The pedagogy of fixed materials is a fundamental, potentially disabling irony. The call to move fixities — for example, informational materials about literary history, the chronological flow of aesthetic movements, etc. — to a shared retrieval space (the web is ideal) literally frees the teaching time and space for a tentativeness that is not just characteristic of the art itself but must also be of the manner in which it is presented. Meyerson’s sense of “research” here refers, in the context of modernism, to some sense of sharing with the orientation to process in the poetry itself. While the books and articles produced by the teacher as a disciplinary expert (and tenure-seeker) might well eschew the flux and openness of the texts under study there, I would insist that the practice of teaching cannot. The irony produced by such a refusal closes off the main avenue by which the student interacts with a kind of writing that seeks interactivity and is (often) about it.

Kenny Goldsmith, founder and curator of UbuWeb and creator of a course called "Uncreative Writing," responds:

[H]aving come to teaching in an age of non-fixed materials, I can't imagine the classroom situation as otherwise. So, I might be the wrong person to comment on this: for me, it's always been this way. And I've never taught in a room that's not wired — at the Art Institute last semester, I insisted on a networked classroom with projector and screen or I told them that I would refuse to teach at all. Such is the environment today.

I teach horizontally, meaning that while I might begin with a fixed idea of what I'm going to teach that day, I let it drift rhizomatically way off topic, often pulling it back when it gets too far. I rely on non-fixed materials to teach this way; the whole world is at my fingertips. Should I go off on a tangent about John and Rauschenberg and their love relationship as expressed in Rauschenberg's bed, an image of that bed is always a click away. From there, we can head anywhere into the non-fixed universe, be it film, text or sound. And of course, that always takes us elsewhere. As Cage says, "We are getting nowhere fast."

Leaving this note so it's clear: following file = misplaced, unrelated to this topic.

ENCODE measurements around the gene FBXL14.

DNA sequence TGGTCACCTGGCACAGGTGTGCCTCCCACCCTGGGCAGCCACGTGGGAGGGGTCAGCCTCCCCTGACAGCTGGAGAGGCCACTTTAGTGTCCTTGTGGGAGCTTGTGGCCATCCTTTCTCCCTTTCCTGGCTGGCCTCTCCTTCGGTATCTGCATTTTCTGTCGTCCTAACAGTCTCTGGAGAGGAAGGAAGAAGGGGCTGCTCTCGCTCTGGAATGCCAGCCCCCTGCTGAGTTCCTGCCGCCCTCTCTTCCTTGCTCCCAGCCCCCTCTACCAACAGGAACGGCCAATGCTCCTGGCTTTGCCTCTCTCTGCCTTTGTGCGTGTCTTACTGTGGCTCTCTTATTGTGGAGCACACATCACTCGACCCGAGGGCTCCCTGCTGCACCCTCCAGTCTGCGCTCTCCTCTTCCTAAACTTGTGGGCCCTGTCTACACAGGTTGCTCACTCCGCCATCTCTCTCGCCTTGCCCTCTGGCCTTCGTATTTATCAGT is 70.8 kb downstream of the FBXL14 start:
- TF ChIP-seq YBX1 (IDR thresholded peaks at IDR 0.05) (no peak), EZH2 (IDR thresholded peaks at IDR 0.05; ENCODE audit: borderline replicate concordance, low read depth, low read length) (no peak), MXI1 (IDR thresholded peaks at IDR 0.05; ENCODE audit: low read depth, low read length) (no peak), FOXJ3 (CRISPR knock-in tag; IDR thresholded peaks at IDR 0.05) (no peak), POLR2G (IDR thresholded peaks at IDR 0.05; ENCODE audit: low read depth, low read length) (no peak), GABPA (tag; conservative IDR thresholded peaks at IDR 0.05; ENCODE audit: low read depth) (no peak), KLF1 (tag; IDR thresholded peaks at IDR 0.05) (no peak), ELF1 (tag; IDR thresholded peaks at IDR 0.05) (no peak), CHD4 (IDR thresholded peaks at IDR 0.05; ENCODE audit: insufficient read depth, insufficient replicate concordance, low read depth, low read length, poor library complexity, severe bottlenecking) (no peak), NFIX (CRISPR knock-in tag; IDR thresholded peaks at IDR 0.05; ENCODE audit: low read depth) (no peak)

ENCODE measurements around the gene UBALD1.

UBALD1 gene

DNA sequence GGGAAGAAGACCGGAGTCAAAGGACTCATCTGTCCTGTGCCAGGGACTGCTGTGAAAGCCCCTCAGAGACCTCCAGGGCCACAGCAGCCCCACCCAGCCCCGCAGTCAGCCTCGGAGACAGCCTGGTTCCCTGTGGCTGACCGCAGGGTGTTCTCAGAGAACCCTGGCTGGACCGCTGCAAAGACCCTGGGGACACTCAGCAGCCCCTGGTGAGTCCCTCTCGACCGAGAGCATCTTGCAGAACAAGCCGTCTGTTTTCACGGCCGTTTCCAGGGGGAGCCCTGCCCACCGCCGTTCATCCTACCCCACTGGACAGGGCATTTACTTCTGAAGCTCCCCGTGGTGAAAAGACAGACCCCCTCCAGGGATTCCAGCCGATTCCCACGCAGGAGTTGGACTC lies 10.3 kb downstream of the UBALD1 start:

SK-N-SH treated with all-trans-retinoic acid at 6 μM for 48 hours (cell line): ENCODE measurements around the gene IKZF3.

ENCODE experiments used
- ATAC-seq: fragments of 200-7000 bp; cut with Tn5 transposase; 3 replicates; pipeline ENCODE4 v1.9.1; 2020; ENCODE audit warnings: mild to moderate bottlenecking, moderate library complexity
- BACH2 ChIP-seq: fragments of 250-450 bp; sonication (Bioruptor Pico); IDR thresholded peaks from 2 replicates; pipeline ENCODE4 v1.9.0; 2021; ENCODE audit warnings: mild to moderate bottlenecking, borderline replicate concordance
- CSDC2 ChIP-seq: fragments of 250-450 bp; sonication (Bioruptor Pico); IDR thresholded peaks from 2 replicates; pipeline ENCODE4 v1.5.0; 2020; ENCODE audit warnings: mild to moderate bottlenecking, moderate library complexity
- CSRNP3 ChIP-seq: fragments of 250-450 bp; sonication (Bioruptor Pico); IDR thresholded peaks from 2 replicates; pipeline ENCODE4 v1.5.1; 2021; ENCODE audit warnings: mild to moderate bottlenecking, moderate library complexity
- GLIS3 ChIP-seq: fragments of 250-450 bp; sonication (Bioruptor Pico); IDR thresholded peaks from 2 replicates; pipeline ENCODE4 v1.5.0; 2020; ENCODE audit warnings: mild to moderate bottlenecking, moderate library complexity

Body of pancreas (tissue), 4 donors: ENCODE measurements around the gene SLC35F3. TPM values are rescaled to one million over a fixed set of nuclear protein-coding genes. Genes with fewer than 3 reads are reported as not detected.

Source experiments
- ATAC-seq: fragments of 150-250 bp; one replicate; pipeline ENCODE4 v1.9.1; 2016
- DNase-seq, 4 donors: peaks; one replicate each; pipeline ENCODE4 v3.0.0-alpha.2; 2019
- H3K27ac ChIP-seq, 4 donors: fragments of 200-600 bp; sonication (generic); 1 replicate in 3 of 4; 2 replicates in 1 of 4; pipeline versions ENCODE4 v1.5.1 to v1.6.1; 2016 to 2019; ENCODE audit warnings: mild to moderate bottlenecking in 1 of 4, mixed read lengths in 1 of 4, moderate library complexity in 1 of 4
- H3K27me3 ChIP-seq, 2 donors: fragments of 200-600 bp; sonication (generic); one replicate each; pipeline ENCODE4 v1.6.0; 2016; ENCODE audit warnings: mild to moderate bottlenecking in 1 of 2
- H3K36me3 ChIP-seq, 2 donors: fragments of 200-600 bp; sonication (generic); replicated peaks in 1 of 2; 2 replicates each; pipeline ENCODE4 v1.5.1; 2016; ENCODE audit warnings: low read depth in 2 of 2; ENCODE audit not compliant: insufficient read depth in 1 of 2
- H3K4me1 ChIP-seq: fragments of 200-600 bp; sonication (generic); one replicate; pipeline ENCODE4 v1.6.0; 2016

The flip side of all this is that the web itself is a non-fixed space. Much of what is there on Weds afternoon is gone or unavailable on Thursday morning. So, I must, within reason, somehow fix that space for lecture purposes. I PDF like mad and archive; I always bring an external hard drive crammed with hundreds of gigabytes should the thing I'm looking for not be available. Also, much of the stuff I teach is so non-fixed that it never appeared in any sort of stable form, rather its nature is ephemeral. So, the teacher becomes an archivist (but haven't we always?).

The secret, though, is making the materials available in a sharable form that can be passed around. Xeroxes can only go so far. So in that way, the pedagogical materials need to be truly non-fixed, even at the risk of breaking arcane and outdated notions of copyright law. The students need things to take away with them, to listen to on their iPods, to share, to love ... to possess.

Jacket design for my new book — by Laura Palese. Coming out in December or January from North Carolina. Here's a short summary.

Last night's Cobbingfest — an event on visual and sound poetries — at the Kelly Writers House featured readings by Maggie O'Sullivan and cris cheek and a panel discussion led by Charles Bernstein that included O'Sullivan and cheek as well as Matthew Abess and Marvin Sackner. Once the recordings of the readings and talks are available (soon, I should think) I will surely link them here. Come back.

At left: the late Bob Cobbing (d. 2000).